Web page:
In both the Brexit election and the US Presidential election, truth was clearly unimportant. People, it seemed, didn’t care about the lies. Some of these lies went on to become “truths” simply by being repeated so often. Some UK citizens seemed to truly believe the EU ran their country. It doesn’t. The UK is governed by its government and its Parliament. Always has been. In Mr Trump’s case, it became a truth that 17 million illegal immigrants had to be deported, seeing as they were more or less single-handedly responsible for crime in the US. Er…It was also a truth that Ms Clinton was going to jail should Mr Trump win. Er…Plus, of course, it is a “truth” that Mr Trump won an unprecedented victory. He didn’t. Ms Clinton won the popular vote with close to 3 million votes.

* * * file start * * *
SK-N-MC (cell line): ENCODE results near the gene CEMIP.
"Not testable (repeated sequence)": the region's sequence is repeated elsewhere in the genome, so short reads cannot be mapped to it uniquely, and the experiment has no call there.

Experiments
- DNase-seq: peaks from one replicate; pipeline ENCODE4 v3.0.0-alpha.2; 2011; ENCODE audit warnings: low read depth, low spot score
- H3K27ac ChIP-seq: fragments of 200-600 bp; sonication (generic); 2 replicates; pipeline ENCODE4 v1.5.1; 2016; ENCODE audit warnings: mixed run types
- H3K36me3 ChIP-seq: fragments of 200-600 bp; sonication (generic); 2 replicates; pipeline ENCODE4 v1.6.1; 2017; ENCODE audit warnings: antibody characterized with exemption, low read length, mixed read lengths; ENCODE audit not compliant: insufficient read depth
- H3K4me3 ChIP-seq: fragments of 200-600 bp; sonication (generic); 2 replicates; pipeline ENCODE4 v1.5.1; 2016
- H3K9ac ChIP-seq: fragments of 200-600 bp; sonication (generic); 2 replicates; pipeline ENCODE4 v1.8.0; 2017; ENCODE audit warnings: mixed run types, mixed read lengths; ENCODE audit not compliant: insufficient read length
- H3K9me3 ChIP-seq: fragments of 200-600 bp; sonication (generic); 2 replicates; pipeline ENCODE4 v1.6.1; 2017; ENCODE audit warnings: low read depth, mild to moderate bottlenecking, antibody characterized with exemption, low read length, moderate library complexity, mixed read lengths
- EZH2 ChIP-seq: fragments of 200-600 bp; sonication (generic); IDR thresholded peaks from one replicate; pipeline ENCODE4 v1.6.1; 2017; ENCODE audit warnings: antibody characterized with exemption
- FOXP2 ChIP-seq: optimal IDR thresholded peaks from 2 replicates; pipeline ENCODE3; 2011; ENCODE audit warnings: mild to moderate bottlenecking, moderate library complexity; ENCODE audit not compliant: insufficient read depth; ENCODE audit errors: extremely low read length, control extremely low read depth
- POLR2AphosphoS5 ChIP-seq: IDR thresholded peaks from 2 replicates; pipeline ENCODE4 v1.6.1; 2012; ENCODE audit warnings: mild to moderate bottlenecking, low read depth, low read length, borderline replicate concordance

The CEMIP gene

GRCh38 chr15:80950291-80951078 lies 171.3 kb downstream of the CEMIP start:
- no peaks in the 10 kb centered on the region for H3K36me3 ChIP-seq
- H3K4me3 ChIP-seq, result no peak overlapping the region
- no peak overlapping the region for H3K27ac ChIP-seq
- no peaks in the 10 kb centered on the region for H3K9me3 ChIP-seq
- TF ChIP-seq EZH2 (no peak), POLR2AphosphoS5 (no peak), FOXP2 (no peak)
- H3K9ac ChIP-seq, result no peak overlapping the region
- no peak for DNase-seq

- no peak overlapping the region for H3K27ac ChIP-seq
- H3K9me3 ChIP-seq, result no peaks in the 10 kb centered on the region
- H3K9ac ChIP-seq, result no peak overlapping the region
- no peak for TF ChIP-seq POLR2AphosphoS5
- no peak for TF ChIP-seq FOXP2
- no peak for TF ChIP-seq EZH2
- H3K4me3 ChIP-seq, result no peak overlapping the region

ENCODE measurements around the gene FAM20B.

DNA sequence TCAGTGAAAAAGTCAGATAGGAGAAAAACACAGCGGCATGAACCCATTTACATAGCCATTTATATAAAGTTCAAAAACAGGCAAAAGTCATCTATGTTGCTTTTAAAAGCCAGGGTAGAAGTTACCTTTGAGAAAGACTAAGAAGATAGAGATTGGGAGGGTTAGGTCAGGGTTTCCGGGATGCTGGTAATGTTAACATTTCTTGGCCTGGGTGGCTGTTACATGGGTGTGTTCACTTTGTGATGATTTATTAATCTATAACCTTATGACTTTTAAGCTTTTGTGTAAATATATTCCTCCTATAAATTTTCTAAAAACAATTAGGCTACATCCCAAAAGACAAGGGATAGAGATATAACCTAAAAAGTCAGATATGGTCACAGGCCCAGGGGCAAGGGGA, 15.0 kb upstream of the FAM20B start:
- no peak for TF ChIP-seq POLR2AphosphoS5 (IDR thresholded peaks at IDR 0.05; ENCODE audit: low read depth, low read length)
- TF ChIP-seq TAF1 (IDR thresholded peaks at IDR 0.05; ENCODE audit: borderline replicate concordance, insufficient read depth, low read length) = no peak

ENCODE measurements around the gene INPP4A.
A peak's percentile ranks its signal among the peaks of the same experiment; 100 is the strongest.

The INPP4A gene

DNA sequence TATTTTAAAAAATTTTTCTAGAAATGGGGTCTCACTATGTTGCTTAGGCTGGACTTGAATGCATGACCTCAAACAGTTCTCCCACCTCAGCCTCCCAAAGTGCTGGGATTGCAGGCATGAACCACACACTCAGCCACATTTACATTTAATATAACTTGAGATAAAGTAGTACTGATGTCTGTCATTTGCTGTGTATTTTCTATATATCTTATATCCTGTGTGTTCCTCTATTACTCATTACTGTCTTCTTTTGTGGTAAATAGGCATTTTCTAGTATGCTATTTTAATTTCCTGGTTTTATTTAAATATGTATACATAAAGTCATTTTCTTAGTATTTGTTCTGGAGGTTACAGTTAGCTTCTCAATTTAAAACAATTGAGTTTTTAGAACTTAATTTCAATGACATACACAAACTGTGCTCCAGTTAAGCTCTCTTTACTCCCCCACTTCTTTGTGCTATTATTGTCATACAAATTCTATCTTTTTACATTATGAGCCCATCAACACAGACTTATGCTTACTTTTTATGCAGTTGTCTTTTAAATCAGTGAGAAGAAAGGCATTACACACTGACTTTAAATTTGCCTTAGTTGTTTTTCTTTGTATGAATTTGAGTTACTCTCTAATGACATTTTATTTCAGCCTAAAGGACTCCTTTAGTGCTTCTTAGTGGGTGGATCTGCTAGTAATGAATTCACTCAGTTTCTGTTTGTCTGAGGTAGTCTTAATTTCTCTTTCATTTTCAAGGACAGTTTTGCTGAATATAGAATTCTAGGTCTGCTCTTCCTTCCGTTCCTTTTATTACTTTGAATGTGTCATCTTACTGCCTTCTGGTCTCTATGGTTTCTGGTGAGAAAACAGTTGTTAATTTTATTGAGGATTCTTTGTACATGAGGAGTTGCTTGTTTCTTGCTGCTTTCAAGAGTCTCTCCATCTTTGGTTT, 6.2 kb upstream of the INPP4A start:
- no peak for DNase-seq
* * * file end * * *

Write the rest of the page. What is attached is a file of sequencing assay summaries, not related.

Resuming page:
Even worse, both the US election and the Brexit debate quickly degenerated into a “we vs them” discussion. “We” were the group presently being addressed – “them” all the others. “We” were the victims, “them” the perpetrators of everything from globalisation to increased violence. Often, “them” were Muslims. Or immigrants. Defining immigrants as “them” in a country like the US is preposterous, as ALL Americans, bar the Native Americans, are per definition immigrants. That is what has made the US into the strong, vibrant country it is. Embracing diversity is what makes a country great, people. And yes, welcoming immigrants and refugees comes with huge challenges, but blaming them for everything that is wrong is not exactly the way to handle it, is it?